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Addressing the social determinants of health: Capturing improved health outcomes and ROI for state Medicaid programs

Filed under: Consumer engagement, Hospitals, Medicaid, Outpatient care

Health happens in neighborhoods. The social determinants of health (SDoH)—the conditions in which people are born, grow, live, work, and age1—contribute to about 40 percent2 of the variation in health status among individuals. It is increasingly important that healthcare stakeholders address SDoH (including economic stability, employment, education, food security, housing, transportation, social support, and safety) to ensure access to high-quality care, improve outcomes, and effectively manage costs.

Momentum is building among public- and private-sector leaders to integrate health and social care, given the interdependencies between these types of spending.3 Private payers and providers are investing in SDoH programs and interventions (such as affordable housing programs, subsidize ride-sharing to appointments, meal deliveries, and healthy food prescriptions). Federal models, such as Accountable Health Communities and Integrated Care for Kids, are testing the impact of addressing health-related social needs and coordinating with services outside of clinical care. However, stakeholders often encounter several obstacles in undertaking SDoH efforts, including difficulties identifying the right SDoH to prioritize; designing interventions across organizational and legal boundaries; and systematically implementing and scaling SDoH interventions in a fragmented social and healthcare ecosystem, where financial incentives for states, providers, community-based organizations, and other partners may not be aligned.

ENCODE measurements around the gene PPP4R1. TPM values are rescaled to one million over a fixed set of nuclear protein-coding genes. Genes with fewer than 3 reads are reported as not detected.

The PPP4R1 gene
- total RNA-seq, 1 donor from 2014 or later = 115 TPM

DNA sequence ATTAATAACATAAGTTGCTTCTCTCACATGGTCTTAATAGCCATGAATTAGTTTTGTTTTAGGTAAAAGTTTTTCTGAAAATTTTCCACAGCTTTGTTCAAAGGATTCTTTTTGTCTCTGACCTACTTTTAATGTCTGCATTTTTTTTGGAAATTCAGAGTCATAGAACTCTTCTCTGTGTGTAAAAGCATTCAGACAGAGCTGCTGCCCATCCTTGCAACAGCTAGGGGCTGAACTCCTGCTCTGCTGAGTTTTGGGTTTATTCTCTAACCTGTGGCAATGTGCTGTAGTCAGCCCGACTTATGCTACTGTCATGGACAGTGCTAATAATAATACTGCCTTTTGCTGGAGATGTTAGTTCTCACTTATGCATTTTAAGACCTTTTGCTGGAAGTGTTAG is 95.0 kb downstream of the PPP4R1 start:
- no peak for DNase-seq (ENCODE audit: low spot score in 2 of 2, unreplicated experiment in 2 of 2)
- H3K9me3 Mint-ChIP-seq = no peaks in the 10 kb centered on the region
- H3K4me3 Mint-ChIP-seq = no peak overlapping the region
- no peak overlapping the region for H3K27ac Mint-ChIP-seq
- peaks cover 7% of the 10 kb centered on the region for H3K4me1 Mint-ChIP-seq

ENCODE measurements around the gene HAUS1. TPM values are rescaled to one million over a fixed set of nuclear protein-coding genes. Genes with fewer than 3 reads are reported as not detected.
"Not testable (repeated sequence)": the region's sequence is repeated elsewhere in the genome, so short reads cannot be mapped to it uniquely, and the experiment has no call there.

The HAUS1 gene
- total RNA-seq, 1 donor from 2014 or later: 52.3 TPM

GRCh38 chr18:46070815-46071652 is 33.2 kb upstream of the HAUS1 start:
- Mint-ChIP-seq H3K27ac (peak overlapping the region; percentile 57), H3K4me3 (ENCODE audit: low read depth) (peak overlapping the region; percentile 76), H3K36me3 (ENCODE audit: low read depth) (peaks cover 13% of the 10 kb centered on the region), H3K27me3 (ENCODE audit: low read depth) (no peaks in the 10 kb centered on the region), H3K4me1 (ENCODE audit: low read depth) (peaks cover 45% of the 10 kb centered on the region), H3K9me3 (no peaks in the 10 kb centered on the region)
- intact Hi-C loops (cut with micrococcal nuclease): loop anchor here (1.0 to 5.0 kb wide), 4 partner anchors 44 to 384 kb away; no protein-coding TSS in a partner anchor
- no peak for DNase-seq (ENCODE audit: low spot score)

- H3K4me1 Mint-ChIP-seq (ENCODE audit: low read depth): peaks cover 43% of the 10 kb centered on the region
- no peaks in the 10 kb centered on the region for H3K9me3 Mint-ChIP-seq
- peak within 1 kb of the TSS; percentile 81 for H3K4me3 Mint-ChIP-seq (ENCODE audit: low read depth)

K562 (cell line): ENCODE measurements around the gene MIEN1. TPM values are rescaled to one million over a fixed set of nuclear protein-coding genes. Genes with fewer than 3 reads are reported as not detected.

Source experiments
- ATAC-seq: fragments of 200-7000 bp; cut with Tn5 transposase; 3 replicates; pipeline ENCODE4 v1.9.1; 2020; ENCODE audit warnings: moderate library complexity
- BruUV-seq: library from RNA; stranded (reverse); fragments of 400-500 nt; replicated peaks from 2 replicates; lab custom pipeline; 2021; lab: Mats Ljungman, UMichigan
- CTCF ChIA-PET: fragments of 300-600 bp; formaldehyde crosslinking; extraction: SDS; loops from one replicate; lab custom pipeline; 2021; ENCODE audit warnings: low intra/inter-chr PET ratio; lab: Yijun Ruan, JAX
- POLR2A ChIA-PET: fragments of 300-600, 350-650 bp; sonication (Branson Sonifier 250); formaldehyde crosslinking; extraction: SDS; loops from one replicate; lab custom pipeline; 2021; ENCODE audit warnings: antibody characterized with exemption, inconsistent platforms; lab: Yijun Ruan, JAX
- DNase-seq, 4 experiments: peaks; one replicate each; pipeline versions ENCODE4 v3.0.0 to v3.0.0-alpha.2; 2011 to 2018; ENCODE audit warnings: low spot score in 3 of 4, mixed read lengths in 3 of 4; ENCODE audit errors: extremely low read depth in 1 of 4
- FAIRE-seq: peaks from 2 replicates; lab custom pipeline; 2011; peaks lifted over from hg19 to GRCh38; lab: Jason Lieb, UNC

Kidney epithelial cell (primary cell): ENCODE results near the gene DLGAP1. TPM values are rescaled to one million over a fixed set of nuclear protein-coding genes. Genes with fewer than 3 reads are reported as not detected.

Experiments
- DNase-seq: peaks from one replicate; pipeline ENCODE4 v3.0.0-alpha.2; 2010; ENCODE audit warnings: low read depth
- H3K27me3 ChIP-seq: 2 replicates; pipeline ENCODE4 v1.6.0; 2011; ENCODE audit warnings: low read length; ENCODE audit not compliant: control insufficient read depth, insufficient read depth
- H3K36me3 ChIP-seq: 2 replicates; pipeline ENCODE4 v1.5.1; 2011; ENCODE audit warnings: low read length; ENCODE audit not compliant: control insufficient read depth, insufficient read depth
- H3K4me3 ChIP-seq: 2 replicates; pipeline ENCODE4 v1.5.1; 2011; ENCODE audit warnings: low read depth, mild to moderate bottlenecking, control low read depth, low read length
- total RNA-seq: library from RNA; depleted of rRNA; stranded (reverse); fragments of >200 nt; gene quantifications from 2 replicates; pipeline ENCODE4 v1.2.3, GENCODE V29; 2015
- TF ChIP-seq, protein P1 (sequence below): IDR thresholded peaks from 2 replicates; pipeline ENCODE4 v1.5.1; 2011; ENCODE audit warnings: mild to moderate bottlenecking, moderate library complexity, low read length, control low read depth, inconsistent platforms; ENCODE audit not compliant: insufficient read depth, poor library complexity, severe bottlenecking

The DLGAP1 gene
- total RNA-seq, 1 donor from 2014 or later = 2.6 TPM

This paper describes seven tactical actions that state Medicaid programs interested in addressing SDoH can consider (Exhibit 1). These actions have the potential to improve the program’s quality (e.g., customer experience, health outcomes) and are also likely to yield a positive financial return on investment (ROI). Both are crucial when determining whether available resources have been used efficiently.4

Although this paper focuses on Medicaid programs, the actions described may also be relevant for other markets within a state agency’s purview, such as the individual market exchange or state employee health benefit plan.

Advanced analytics: building a business case

To ensure appropriate resource allocation and sustain SDoH-related investments, SDoH programs must demonstrate improvements in health outcomes that lead to a measurable reduction in the cost of care, and thus generate an economic ROI from the perspective of the Medicaid program. Often, however, SDoH initiatives lack a clear business case and thus it becomes difficult to determine whether investments in these initiatives achieve these goals. Advanced analytics can help state agencies identify which social determinants to focus on and determine how to establish clear, measurable goals to demonstrate impact on outcomes and costs.